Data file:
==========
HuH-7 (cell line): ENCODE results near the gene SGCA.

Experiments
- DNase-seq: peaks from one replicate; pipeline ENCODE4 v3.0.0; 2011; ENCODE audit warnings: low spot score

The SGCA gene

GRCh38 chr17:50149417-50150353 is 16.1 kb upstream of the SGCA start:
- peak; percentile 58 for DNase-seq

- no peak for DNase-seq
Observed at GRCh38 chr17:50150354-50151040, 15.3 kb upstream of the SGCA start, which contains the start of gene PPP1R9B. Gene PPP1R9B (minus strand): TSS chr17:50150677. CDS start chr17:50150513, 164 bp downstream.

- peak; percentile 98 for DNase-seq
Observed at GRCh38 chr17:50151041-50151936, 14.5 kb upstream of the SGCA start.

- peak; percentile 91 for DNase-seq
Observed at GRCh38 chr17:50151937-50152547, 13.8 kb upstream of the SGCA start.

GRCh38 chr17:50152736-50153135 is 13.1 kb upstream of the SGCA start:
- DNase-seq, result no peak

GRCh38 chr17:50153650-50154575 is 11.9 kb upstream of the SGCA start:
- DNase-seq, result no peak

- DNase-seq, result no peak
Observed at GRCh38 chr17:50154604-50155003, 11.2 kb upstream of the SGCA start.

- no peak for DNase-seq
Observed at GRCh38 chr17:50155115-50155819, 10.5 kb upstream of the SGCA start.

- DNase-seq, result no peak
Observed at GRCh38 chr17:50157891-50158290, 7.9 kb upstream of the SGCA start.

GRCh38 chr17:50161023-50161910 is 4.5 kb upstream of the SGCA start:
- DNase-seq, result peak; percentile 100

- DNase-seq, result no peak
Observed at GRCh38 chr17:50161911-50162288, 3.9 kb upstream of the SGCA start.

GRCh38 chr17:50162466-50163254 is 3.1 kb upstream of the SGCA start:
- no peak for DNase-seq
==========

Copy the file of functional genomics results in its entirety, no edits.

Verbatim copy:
HuH-7 (cell line): ENCODE results near the gene SGCA.

Experiments
- DNase-seq: peaks from one replicate; pipeline ENCODE4 v3.0.0; 2011; ENCODE audit warnings: low spot score

The SGCA gene

GRCh38 chr17:50149417-50150353 is 16.1 kb upstream of the SGCA start:
- peak; percentile 58 for DNase-seq

- no peak for DNase-seq
Observed at GRCh38 chr17:50150354-50151040, 15.3 kb upstream of the SGCA start, which contains the start of gene PPP1R9B. Gene PPP1R9B (minus strand): TSS chr17:50150677. CDS start chr17:50150513, 164 bp downstream.

- peak; percentile 98 for DNase-seq
Observed at GRCh38 chr17:50151041-50151936, 14.5 kb upstream of the SGCA start.

- peak; percentile 91 for DNase-seq
Observed at GRCh38 chr17:50151937-50152547, 13.8 kb upstream of the SGCA start.

GRCh38 chr17:50152736-50153135 is 13.1 kb upstream of the SGCA start:
- DNase-seq, result no peak

GRCh38 chr17:50153650-50154575 is 11.9 kb upstream of the SGCA start:
- DNase-seq, result no peak

- DNase-seq, result no peak
Observed at GRCh38 chr17:50154604-50155003, 11.2 kb upstream of the SGCA start.

- no peak for DNase-seq
Observed at GRCh38 chr17:50155115-50155819, 10.5 kb upstream of the SGCA start.

- DNase-seq, result no peak
Observed at GRCh38 chr17:50157891-50158290, 7.9 kb upstream of the SGCA start.

GRCh38 chr17:50161023-50161910 is 4.5 kb upstream of the SGCA start:
- DNase-seq, result peak; percentile 100

- DNase-seq, result no peak
Observed at GRCh38 chr17:50161911-50162288, 3.9 kb upstream of the SGCA start.

GRCh38 chr17:50162466-50163254 is 3.1 kb upstream of the SGCA start:
- no peak for DNase-seq